Girls could suffer more severe concussions

By Shayna Brouker • Published: August 16th, 2012
Category: Health in a Heartbeat

Since the establishment of Title Nine, female athletes have leveled the playing field with their male counterparts, starting in childhood. Anything boys can do, girls can do better … except when it comes to recovering from concussions. Researchers already knew that girls are more susceptible to brain injuries, but a new study published in the American Journal of Sports Medicine found that it takes them longer to recover, too.

High school and college students make up a large number of the 1.6 million American athletes who get concussions every year, and female athletes — particularly younger ones — bear the brunt of it. They report more symptoms and show greater declines in visual memory compared with their male cohorts. Junior jocks especially experience persistent cognitive impairments over time, which last an average of 10 to 21 days after a head injury. That’s two to three times longer than as reported in college athletes.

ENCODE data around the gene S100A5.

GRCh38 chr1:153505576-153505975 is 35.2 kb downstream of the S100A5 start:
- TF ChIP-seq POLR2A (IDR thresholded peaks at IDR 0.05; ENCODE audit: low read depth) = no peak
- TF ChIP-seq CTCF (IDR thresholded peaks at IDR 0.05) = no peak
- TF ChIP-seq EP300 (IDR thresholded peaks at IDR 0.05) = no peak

Sports docs say it’s because adolescent and young adult brains are not yet fully developed and don’t bounce back as readily as adult brains. Females face a greater risk because they have higher elevated estrogen levels, increased blood flow and more metabolic needs in the brain, which may intensify brain injuries.

For anyone, a headache is a tell-tale symptom. Trouble concentrating, balancing, remembering things, blurry vision, dizziness and nausea also signal a head injury. The worst thing to do is go back in the game — the player should immediately sit out and take a breather. Sustaining a second concussion while you’re still healing can cause permanent damage. Head injuries, especially in girls and young women, require proper rest and recovery, including time off from school, if necessary. Calculus is hard enough with a healthy brain, let alone a bruised one.